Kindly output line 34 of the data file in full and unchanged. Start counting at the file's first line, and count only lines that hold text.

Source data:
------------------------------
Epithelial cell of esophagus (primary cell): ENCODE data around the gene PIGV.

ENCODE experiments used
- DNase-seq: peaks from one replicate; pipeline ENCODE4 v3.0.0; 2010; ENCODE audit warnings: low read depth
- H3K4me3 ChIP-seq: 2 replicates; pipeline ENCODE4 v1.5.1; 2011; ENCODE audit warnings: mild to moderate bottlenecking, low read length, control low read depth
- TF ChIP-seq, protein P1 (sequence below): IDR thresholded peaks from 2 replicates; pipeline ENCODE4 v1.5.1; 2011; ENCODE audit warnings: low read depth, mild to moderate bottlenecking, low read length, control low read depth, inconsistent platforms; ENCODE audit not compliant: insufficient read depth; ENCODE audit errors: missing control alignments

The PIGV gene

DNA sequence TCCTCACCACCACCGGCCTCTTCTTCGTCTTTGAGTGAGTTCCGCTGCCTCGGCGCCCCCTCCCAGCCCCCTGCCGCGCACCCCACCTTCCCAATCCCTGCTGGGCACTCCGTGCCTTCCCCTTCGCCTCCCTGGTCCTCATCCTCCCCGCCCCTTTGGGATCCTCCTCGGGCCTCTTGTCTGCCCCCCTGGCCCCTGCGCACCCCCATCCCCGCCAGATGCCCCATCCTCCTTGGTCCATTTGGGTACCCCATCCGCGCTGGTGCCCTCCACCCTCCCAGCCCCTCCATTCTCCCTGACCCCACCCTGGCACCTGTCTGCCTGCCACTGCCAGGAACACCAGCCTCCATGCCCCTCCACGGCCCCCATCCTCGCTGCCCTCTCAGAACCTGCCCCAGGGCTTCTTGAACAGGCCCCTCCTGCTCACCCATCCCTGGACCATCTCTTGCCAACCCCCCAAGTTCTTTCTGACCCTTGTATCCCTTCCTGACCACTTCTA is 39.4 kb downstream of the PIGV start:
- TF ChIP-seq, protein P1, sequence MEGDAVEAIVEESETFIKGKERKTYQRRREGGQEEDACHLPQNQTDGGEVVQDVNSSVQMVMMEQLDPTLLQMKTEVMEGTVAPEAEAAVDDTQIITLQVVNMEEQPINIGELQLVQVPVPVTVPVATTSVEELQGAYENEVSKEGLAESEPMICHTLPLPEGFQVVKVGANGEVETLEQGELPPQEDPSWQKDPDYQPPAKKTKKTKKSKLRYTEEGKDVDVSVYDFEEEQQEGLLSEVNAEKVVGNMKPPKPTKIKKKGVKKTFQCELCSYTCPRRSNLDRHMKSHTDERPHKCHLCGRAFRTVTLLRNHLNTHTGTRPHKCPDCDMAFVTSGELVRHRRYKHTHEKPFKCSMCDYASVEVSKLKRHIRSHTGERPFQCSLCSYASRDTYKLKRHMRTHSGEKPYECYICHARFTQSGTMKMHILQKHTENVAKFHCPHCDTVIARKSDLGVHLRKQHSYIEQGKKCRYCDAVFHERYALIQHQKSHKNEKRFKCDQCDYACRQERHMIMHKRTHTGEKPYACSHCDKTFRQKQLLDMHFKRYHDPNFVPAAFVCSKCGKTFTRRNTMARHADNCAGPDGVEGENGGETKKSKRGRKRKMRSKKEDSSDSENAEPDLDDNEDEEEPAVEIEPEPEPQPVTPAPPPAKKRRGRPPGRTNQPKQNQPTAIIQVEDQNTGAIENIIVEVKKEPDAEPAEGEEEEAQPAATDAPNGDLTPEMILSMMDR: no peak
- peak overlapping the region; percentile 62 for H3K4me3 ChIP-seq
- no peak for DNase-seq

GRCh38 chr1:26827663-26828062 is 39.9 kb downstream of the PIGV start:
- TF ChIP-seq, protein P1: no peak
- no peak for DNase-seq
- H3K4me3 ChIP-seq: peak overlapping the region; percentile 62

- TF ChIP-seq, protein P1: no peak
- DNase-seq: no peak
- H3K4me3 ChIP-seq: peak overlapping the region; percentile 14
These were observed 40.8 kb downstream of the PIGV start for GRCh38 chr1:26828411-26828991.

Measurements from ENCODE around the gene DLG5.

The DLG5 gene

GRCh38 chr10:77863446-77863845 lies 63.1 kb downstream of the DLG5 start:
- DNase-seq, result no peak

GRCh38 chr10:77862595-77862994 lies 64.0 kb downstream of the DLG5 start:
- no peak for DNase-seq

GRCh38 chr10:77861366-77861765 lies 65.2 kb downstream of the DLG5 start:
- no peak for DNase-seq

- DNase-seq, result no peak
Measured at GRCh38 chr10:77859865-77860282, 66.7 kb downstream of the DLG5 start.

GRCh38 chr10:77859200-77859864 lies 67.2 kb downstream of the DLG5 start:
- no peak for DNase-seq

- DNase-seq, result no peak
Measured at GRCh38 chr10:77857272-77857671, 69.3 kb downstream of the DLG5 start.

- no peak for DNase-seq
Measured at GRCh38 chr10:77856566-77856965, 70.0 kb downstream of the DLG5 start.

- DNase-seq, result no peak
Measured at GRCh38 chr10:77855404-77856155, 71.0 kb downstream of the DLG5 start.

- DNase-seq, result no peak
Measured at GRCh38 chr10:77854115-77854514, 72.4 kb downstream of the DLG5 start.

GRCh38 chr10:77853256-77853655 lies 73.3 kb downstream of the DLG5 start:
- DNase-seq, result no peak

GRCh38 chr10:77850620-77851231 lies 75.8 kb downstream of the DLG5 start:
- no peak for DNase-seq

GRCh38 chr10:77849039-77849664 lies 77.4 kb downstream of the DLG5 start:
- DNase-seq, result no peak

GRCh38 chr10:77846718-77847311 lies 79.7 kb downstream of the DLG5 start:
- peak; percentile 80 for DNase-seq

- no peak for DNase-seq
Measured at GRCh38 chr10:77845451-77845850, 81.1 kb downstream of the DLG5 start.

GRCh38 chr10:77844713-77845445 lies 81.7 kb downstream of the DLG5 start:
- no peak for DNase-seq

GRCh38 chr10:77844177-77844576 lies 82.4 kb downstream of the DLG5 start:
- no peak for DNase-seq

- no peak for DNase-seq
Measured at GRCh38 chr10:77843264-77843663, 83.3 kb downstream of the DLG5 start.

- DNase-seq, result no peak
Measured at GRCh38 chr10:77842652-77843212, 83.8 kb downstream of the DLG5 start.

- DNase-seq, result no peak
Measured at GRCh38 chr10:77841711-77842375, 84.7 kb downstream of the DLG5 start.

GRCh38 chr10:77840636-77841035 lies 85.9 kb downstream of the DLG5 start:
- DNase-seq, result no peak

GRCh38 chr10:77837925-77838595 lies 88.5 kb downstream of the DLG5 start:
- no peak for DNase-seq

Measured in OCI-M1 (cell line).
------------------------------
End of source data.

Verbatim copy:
Measured at GRCh38 chr10:77856566-77856965, 70.0 kb downstream of the DLG5 start.